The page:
So how is such a blithe disregard for fact and reality maintained? Why through faith, of course. The “spirituality” invoked here is simply an ideological a get-out-of-jail-free card employed to excuse substituting wishful thinking and fantasy for reality. Dr. Fallek clearly explains that intuition trumps all other sources of knowledge because it is ultimately the voice of God speaking to us:
Please listen to your inner voice. This inner voice is our God-given intuition, it is our birthright, ingrained in our DNA, installed to protect us and our loved ones….With LOVE and TRUTH as the bottom line, not marketing masquerading as medicine, following the heart leads to a safer truer path of healing.
She goes even farther in the sample chapter of her book offered for free, asserting that this inner voice is infallible:
The most important lesson we can learn in life is to trust our inner voice. It is never wrong.
This sample chapter consists almost entirely of an anecdote. This story purports to describe a dog seen by three conventional veterinarians, including board-certified specialists, and wildly misdiagnosed. After many expensive and useless diagnostic tests and multiple harmful and unnecessary treatments, Dr. Fallek diagnosed an obvious congenital abnormality and relieved his symptoms with a few acupuncture treatments.
My inner voice tells me this is a grossly biased and self-serving misrepresentation of what actually happened. But since I prefer to rely on facts when possible, and there are none available to corroborate or challenge this narrative, I will simply have to refrain from judging the accuracy of the story. However, even if it is true exactly as told in Dr. Fallek’s book, it is merely an example of individual incompetence, not proof that conventional medicine is useless and harmful and the alternatives Dr. Fallek sells are safe and effective. Stories are just stories, not evidence, though of course the whole point here is that alternative medicine prefers compelling narrative to evidence.
So what does Dr. Fallek offer as an alternative to conventional medicine, which she dismisses blithely as “an endless cycle of cortisone and antibiotics?” Apparently, the usual hodgepodge of practices which are, in their own theoretical justifications, incompatible with one another but which share the only important characteristic: a preference for faith, intuition, and personal narrative over controlled research data as the guiding principle. Homeopathy, which is the quintessential faith-based medical practice completely incompatible with reality and already convincingly disproven. Acupuncture, which might have some reasonable basis for scientific study if not practiced, as by Dr. Fallek, according to the mystical nonsense that is mislabeled Traditional Chinese Medicine. The dubious and as yet unproven dogma of raw diets. Hysterical and exaggerated fear mongering about the dangers of vaccination.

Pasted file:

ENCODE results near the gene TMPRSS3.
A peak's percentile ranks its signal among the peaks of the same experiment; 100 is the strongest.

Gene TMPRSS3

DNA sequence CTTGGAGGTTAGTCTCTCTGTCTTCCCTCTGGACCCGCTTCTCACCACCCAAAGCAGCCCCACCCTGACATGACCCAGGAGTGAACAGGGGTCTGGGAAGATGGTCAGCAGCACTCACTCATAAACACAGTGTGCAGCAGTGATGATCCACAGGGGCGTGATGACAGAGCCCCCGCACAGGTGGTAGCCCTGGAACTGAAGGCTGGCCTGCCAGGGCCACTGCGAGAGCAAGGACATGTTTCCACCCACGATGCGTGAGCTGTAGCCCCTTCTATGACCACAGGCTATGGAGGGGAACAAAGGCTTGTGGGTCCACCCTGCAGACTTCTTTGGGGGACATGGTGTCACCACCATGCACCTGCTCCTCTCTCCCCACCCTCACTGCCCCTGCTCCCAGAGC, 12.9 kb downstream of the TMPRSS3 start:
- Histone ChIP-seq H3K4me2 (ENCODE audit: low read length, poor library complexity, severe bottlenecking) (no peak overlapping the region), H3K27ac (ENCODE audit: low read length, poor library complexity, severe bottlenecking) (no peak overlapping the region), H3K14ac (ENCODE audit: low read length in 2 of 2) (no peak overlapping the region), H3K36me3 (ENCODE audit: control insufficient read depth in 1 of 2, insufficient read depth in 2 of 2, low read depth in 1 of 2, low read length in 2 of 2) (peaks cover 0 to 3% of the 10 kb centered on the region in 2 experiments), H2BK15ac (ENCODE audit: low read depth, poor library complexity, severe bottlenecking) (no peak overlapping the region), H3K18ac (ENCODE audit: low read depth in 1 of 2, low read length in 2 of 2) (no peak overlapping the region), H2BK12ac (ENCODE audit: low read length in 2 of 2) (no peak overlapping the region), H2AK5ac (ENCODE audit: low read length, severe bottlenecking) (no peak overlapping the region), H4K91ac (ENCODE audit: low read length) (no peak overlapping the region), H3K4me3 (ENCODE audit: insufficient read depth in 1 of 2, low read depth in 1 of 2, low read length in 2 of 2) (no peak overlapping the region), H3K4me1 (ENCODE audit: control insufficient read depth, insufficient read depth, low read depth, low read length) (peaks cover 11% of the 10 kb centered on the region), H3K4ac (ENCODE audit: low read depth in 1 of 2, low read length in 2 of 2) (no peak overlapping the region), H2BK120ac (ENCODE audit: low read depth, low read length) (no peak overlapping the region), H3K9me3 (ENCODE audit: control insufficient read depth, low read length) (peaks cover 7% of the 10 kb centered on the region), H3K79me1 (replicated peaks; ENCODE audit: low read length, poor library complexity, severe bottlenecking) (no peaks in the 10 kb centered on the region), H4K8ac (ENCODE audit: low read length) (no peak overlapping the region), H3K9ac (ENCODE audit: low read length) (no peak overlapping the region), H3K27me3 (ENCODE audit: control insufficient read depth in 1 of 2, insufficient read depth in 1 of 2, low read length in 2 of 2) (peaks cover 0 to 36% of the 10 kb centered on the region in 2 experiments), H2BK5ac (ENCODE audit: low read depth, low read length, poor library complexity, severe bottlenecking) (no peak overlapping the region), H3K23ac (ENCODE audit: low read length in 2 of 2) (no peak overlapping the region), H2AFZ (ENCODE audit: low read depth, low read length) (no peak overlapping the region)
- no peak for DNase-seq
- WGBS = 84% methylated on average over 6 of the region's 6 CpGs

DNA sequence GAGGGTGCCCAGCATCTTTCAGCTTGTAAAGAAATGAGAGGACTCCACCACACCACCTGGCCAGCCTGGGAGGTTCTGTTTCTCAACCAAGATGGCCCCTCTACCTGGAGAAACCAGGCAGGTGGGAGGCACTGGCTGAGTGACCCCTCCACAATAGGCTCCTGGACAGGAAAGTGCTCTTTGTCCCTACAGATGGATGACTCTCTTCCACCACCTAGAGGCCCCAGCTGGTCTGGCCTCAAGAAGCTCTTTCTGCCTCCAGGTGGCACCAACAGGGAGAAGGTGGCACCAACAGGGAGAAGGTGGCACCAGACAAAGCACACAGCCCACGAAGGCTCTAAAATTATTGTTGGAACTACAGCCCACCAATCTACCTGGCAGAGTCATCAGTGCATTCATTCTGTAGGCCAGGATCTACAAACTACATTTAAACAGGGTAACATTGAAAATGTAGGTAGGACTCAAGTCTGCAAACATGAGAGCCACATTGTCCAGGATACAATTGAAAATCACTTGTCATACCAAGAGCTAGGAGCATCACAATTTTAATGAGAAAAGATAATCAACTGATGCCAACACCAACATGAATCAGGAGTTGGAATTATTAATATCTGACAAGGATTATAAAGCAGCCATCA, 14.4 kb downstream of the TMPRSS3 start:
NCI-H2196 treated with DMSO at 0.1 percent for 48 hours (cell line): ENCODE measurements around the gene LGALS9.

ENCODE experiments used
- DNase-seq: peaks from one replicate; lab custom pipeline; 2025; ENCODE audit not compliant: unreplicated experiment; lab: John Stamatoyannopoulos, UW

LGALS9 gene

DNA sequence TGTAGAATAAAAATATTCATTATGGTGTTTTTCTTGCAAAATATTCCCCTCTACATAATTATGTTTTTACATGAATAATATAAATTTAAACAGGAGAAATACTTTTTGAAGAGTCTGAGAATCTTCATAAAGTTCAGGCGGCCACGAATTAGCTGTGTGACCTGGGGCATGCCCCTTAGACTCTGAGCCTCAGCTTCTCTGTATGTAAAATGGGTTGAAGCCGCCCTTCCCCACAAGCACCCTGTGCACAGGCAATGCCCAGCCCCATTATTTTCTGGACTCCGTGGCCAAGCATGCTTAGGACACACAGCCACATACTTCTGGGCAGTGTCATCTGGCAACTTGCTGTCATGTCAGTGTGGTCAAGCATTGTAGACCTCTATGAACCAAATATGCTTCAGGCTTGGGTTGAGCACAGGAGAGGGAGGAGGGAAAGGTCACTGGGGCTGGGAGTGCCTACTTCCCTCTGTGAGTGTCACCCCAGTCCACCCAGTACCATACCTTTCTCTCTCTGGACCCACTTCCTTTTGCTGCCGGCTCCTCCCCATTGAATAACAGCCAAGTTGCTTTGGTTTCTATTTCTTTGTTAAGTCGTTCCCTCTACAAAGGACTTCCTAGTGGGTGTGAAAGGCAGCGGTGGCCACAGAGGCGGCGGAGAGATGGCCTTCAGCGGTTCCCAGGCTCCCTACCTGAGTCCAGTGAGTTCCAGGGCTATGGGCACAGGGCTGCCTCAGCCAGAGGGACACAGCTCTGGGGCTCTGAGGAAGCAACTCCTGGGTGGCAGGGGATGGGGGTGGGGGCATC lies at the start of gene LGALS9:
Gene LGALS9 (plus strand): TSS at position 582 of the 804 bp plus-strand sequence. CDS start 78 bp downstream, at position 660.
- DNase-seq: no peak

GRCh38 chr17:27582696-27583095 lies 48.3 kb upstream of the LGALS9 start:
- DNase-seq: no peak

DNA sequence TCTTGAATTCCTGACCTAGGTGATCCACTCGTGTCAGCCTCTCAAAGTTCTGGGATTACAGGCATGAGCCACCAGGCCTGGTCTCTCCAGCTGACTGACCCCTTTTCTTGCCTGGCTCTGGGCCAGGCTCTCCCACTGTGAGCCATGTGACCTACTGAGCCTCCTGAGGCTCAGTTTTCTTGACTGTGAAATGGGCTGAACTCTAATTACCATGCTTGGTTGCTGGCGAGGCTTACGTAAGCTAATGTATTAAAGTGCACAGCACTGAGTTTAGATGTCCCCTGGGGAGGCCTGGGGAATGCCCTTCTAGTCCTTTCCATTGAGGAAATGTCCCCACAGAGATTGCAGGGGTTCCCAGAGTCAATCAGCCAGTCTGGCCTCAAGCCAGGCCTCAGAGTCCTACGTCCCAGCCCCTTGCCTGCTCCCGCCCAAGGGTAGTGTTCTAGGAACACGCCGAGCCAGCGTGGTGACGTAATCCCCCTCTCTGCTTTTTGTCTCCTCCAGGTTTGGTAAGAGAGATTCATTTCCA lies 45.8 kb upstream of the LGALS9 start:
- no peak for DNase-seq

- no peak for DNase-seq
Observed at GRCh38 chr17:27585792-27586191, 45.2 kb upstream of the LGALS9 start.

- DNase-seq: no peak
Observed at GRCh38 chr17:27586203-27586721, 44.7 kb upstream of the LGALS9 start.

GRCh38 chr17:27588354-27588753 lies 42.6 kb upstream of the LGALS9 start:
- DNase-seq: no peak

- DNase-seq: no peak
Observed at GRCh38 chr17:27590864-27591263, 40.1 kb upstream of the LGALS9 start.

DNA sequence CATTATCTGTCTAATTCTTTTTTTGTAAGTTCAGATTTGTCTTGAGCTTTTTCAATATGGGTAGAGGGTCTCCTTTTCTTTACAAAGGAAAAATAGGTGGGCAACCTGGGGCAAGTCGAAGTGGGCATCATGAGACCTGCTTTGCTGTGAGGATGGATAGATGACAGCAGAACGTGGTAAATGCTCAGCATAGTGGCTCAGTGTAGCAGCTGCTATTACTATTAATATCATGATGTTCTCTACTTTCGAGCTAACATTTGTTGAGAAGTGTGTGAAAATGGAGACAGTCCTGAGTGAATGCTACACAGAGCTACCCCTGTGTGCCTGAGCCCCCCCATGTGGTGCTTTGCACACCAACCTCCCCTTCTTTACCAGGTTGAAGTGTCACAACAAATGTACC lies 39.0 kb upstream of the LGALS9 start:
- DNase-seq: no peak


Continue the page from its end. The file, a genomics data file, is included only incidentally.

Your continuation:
In other words, this independent thinker committed to listening to her own inner voice espouses nearly all the core dogma of the alternative veterinary medicine community. While there is, of course, some diversity of opinions among veterinarians promoting alternative medicine, just as there is among proponents of conventional medicine, there are common ideological themes which lead to common practical approaches. These themes include:
- The trope of science and technology as dangerous and “natural” or historical approaches as benign.
- Science-based vets as money-driven dupes or shills of the malign pharmaceutical and pet food industries compared to the purely caring and spiritually-guided alternative practitioners working only for the well-being of their patients.
- A misty-eyed misreading of history to suggest the past and the natural world as healthful and benign and the modern, technological world as toxic and harmful.
- A deep suspicion of scientific research and a blind trust of personal experience.
As I said previously, it is perfectly fine for Dr. Fallek and anyone else to believe whatever they wish to about the nature of the universe and about health and disease. Her approach to medicine is her religion, and everyone is entitled to their religious beliefs. However, our society has generally chosen to expect our doctors to provide care based on science and evidence to the greatest extent possible, largely because these approaches have created the dramatic improvements in our health and longevity that Dr. Fallek denies have happened. Improvements in sanitation, nutrition, public safety, and both preventative and therapeutic healthcare have given us more and better life than any previous human generation, and the evidence of this is voluminous and has led to a societal contract with healthcare providers that emphasizes science-based care.
The days of medical anarchism, where any and all medical approaches were treated as equally legitimate, ended in the early 20th century, and the scientific approach was given precedence. If we choose to retreat from that and emphasize spiritual, faith-based medical approaches above scientific ones, we deserve to at least understand that is what we are doing and make an informed choice to do so. When members of the Academy of Veterinary Homeopathy, such as Dr. Fallek, vociferously deny in public that homeopathy is inconsistent with science and claim it is in fact scientifically proven to work, they are not only factually wrong, but they are being deceptive. Elsewhere, they clearly describe the spiritual nature of this practice and fundamentally treating not the patient’s but their “energy” or “emotions” or “vital force,” in short their soul. If they would honestly admit homeopathy is a spiritual practice, not a scientific medical treatment, then at least pet owners would get an honest and fair choice between medicine and faith healing.